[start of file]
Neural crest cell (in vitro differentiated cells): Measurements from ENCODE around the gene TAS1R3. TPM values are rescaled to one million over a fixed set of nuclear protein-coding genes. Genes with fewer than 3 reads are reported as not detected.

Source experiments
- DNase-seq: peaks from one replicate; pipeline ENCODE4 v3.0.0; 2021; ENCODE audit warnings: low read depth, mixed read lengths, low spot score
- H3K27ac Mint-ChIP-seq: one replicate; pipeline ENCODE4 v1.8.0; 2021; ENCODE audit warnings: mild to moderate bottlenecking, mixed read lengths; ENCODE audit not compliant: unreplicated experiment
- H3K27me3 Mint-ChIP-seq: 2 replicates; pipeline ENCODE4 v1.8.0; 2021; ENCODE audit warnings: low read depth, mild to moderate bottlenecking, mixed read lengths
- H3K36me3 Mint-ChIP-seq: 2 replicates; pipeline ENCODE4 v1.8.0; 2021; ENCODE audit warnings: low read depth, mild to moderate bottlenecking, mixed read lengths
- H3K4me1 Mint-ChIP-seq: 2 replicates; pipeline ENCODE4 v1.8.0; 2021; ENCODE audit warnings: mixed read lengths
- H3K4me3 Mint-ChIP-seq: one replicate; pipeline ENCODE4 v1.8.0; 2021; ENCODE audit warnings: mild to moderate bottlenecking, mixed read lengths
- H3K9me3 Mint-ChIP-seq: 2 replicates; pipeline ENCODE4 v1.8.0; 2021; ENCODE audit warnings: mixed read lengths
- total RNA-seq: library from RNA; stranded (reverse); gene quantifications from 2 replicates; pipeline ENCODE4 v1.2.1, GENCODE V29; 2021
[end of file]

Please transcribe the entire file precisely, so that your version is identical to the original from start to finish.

Neural crest cell (in vitro differentiated cells): Measurements from ENCODE around the gene TAS1R3. TPM values are rescaled to one million over a fixed set of nuclear protein-coding genes. Genes with fewer than 3 reads are reported as not detected.

Source experiments
- DNase-seq: peaks from one replicate; pipeline ENCODE4 v3.0.0; 2021; ENCODE audit warnings: low read depth, mixed read lengths, low spot score
- H3K27ac Mint-ChIP-seq: one replicate; pipeline ENCODE4 v1.8.0; 2021; ENCODE audit warnings: mild to moderate bottlenecking, mixed read lengths; ENCODE audit not compliant: unreplicated experiment
- H3K27me3 Mint-ChIP-seq: 2 replicates; pipeline ENCODE4 v1.8.0; 2021; ENCODE audit warnings: low read depth, mild to moderate bottlenecking, mixed read lengths
- H3K36me3 Mint-ChIP-seq: 2 replicates; pipeline ENCODE4 v1.8.0; 2021; ENCODE audit warnings: low read depth, mild to moderate bottlenecking, mixed read lengths
- H3K4me1 Mint-ChIP-seq: 2 replicates; pipeline ENCODE4 v1.8.0; 2021; ENCODE audit warnings: mixed read lengths
- H3K4me3 Mint-ChIP-seq: one replicate; pipeline ENCODE4 v1.8.0; 2021; ENCODE audit warnings: mild to moderate bottlenecking, mixed read lengths
- H3K9me3 Mint-ChIP-seq: 2 replicates; pipeline ENCODE4 v1.8.0; 2021; ENCODE audit warnings: mixed read lengths
- total RNA-seq: library from RNA; stranded (reverse); gene quantifications from 2 replicates; pipeline ENCODE4 v1.2.1, GENCODE V29; 2021